Alvin Cullum York is one of the most famous Tennessee war heroes ever. York was born in a two-room log cabin near Pall Mall, Tennessee, on December 13, 1887, the third of eleven children born to Mary Elizabeth Brooks (8 August 1866 – 21 May 1943) and William Uriah York (15 May 1863 – 17 November 1911). He was drafted into the U. S. Army in 1917. The next year, in the Battle of the Argonne Forest, he reportedly killed 25 Germans and captured 132 prisoners almost single handedly.
When he came home from the war, parades were held in Alvin York’s honor all over the country. York was constantly offered large amounts of money to make speeches or to endorse products. However he refused to accept money for speaking about the war or writing about it, because he thought it was wrong to profit from what he had done. “This uniform ain’t for sale,” he told someone once.
The Meuse-Argonne offensive — the last great push of the war [World War I] — began on Oct. 2, 1918. The dawn of Oct. 8 found Corporal York’s company on Hill 223 near Chatel Chehery, France, with the assignment of advancing on a railway two miles in front.
As the company moved across a valley and a stream toward the objective it was met by withering machine-gun fire. Most of the first wave was killed or injured, and 17 men in the second wave who were still fit for battle made a detour along the valley to get behind the German guns.
The commander was Sgt. Bernard J. Early of New Haven [Conn.]. Corporal York was the next-ranking man left. The detail picked its way through heavy underbrush and came up on the side of the machine-gun battalion.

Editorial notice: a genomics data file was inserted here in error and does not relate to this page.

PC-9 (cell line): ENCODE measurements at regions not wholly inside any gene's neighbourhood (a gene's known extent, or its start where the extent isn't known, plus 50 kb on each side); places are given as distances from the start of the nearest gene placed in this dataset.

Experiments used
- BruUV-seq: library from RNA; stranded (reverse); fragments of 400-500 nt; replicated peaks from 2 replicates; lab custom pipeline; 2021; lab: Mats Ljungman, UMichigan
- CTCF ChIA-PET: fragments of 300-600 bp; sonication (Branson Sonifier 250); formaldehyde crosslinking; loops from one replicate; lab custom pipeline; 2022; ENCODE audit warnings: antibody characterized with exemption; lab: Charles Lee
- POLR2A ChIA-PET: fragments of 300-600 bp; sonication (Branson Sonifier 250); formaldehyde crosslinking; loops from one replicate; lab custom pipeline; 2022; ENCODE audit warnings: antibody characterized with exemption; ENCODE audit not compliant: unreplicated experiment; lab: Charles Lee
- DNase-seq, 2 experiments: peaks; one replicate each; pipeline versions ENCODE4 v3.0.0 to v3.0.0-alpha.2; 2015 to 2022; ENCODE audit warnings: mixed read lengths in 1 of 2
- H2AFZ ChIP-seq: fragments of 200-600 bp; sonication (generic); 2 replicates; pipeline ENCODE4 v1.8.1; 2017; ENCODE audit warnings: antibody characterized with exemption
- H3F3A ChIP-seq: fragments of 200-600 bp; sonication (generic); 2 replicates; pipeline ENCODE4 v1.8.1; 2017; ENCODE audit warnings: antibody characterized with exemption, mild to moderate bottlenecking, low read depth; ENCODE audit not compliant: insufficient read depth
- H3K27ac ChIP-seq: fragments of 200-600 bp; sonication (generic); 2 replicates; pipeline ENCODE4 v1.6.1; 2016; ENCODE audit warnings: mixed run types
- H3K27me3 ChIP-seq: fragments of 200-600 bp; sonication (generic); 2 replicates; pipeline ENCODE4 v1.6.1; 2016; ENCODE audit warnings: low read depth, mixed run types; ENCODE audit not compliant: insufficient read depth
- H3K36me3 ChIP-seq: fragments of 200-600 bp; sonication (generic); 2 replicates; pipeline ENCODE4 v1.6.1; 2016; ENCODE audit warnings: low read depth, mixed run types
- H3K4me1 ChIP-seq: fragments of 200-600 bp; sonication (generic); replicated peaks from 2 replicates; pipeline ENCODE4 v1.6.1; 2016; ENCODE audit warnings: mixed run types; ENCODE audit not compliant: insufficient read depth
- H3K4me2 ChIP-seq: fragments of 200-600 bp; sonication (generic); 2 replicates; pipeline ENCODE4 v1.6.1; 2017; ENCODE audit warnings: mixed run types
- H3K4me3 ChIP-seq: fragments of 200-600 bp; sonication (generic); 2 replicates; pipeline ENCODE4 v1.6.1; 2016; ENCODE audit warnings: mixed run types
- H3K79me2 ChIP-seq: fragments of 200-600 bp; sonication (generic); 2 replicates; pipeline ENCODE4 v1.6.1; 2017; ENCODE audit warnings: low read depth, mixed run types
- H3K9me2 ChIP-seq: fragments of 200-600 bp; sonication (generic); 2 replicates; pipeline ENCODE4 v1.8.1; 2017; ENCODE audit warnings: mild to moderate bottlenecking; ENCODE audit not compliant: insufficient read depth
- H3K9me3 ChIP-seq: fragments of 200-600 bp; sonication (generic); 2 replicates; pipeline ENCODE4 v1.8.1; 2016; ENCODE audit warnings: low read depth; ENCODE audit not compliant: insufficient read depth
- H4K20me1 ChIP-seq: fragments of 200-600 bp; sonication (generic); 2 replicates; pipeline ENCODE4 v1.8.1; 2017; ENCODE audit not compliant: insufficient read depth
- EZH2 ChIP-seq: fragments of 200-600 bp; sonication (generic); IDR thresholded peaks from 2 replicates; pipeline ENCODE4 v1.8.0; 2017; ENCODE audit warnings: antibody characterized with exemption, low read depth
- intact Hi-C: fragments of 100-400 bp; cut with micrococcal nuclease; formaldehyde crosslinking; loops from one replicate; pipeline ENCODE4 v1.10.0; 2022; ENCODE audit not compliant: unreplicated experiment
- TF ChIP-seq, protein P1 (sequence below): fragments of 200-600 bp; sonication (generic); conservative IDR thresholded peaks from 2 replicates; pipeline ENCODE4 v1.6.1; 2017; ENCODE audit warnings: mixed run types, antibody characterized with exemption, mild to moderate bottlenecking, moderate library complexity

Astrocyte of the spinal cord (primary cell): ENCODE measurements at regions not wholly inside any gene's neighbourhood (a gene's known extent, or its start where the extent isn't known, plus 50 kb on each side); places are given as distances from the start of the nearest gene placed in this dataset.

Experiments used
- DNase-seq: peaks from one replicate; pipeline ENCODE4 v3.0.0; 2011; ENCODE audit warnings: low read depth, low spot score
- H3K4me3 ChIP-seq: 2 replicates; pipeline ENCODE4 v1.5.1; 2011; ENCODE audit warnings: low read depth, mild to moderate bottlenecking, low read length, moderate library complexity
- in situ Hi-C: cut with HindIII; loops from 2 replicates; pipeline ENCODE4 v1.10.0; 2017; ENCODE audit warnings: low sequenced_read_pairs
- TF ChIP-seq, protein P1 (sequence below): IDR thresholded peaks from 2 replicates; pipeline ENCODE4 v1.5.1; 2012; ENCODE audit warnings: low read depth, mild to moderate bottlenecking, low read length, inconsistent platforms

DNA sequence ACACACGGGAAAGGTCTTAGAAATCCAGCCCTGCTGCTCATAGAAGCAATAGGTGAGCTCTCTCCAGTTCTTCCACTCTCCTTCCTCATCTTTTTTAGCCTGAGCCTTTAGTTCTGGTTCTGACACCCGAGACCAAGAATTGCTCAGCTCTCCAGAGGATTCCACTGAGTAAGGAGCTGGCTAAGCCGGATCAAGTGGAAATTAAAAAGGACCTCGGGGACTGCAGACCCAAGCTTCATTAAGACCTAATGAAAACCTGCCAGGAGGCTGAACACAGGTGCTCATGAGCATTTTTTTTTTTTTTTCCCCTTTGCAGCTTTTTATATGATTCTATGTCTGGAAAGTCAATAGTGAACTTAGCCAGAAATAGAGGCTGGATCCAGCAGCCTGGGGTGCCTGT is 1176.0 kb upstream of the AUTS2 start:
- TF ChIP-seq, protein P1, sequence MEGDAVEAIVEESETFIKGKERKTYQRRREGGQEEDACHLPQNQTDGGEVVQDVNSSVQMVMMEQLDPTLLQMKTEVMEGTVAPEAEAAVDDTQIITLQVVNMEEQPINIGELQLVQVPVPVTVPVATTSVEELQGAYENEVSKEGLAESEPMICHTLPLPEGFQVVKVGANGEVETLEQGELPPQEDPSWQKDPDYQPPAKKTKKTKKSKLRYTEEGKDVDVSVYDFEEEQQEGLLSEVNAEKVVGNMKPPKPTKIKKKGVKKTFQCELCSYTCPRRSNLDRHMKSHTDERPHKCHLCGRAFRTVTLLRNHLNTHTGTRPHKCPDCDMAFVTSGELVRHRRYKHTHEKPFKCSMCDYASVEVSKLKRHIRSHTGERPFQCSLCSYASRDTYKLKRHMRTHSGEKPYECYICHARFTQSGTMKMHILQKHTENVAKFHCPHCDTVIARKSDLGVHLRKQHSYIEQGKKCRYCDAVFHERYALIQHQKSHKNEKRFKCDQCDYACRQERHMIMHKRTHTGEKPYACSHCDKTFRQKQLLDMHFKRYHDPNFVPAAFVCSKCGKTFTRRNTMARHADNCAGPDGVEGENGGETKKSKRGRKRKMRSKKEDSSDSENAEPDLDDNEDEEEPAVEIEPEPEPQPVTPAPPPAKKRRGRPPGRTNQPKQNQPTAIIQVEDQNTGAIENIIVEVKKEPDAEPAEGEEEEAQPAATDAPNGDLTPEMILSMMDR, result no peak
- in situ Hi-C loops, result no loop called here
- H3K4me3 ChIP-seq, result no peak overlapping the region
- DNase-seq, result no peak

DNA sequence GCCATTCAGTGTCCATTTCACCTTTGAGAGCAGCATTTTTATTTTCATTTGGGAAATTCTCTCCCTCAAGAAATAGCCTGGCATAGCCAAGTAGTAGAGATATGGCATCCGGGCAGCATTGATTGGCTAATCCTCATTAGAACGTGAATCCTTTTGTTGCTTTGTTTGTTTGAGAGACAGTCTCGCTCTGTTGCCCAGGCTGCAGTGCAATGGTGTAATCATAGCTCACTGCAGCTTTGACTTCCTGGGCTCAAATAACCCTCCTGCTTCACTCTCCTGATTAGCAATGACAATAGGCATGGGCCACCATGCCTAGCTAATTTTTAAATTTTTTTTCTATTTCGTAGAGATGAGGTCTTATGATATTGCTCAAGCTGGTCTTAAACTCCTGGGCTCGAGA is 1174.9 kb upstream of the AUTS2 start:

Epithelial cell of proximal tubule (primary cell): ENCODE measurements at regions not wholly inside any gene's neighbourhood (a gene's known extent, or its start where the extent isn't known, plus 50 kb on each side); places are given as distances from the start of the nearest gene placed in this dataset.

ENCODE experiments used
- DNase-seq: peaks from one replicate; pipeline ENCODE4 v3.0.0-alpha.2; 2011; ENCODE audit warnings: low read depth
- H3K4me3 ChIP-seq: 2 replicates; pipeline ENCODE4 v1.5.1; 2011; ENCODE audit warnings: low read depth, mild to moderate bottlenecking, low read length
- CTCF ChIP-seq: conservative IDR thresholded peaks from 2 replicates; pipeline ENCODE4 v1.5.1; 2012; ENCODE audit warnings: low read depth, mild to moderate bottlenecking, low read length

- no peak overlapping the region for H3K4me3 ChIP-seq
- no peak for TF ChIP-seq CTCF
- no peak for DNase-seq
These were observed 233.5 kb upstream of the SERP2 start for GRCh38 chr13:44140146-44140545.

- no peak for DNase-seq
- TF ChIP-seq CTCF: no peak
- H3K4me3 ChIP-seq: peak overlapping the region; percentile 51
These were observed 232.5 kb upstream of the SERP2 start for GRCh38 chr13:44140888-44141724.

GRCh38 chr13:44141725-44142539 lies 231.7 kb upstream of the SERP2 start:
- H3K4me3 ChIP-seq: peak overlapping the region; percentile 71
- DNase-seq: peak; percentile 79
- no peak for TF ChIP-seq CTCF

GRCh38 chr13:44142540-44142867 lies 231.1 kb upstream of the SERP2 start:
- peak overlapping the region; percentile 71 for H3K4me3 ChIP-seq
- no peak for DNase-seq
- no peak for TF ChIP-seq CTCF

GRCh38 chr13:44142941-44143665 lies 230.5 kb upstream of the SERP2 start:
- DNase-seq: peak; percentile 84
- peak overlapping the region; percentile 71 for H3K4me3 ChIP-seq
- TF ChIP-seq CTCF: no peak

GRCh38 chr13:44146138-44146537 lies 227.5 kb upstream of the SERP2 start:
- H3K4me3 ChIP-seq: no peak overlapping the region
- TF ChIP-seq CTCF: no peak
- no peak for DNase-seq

“One of our men shot at them, and he sure started something,” the corporal recalled later. “They fired on us from every direction.” The burst killed or wounded 10 of the 17 men, including Sergeant Early.
Six of the remaining seven men took cover. Corporal York stayed put. “I sat right where I was, and it seemed to be that every machine gun the Germans had was shooting at me,” he said. “All this time, though, I was using my rifle, and they was beginning to feel the effect of it, because I was shootin’ pretty good.”
The corporal picked off 18 Germans with 18 shots. “Every time one of them raised his head, I jes’ teched him off,” was the way he put it. Seven more members of the German battalion, realizing they faced only one man, charged with bayonets. The corporal shot them with his pistol.
At this point the commander of the German troops surrendered. Corporal York collected his own men and marched the column back to his own lines. Along the way, several more groups surrendered. By the time he reached American territory the corporal had 132 prisoners in tow, including three officers. He had killed 25 — some said even more — and silenced 35 machine guns.
Note: Alvin C. York was promoted to Sergeant for his actions during the Meuse-Argonne offensive and received the Medal of Honor.
Some information for this article was obtained from: http://en.wikipedia.org/wiki/Alvin_C._York
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